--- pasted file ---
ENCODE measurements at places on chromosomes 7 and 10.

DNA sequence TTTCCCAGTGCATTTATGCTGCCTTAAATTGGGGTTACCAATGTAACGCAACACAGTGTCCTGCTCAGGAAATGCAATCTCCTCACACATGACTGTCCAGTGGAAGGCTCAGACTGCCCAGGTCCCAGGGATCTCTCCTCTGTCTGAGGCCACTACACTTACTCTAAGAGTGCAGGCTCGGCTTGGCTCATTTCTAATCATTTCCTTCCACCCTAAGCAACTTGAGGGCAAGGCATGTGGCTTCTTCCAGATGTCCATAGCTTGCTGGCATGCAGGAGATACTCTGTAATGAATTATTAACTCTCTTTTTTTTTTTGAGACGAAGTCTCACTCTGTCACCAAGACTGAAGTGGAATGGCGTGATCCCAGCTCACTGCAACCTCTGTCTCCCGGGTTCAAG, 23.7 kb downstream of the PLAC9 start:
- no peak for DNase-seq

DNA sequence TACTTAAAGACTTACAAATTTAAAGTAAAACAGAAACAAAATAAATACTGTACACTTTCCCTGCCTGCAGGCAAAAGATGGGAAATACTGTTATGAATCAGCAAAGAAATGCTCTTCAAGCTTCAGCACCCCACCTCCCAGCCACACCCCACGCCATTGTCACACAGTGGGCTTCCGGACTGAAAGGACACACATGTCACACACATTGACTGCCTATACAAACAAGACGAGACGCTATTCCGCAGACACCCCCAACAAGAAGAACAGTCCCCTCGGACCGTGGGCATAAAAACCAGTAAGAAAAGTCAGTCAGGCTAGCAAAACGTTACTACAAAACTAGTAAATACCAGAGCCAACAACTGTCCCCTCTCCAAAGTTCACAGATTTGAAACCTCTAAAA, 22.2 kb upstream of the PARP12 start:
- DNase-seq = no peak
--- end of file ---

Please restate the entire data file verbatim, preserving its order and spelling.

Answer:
ENCODE measurements at places on chromosomes 7 and 10.

DNA sequence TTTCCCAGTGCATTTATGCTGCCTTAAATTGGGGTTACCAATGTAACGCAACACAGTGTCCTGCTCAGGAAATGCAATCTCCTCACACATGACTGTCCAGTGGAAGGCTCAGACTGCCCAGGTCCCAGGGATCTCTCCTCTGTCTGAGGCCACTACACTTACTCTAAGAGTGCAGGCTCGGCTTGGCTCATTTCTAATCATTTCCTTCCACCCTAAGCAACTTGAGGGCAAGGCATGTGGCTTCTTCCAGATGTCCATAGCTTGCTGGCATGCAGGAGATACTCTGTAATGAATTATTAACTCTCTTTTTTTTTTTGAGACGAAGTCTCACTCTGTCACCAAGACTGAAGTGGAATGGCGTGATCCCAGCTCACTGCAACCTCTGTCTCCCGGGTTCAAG, 23.7 kb downstream of the PLAC9 start:
- no peak for DNase-seq

DNA sequence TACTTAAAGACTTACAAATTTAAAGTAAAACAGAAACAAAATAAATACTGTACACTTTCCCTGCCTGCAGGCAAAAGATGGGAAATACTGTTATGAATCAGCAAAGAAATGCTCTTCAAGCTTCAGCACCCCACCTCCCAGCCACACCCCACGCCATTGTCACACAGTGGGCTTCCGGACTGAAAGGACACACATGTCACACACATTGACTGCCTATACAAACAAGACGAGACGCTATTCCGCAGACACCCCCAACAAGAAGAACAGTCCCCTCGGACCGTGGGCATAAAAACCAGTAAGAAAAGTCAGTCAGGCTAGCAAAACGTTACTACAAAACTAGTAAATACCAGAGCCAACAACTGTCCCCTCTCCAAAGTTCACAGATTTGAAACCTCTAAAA, 22.2 kb upstream of the PARP12 start:
- DNase-seq = no peak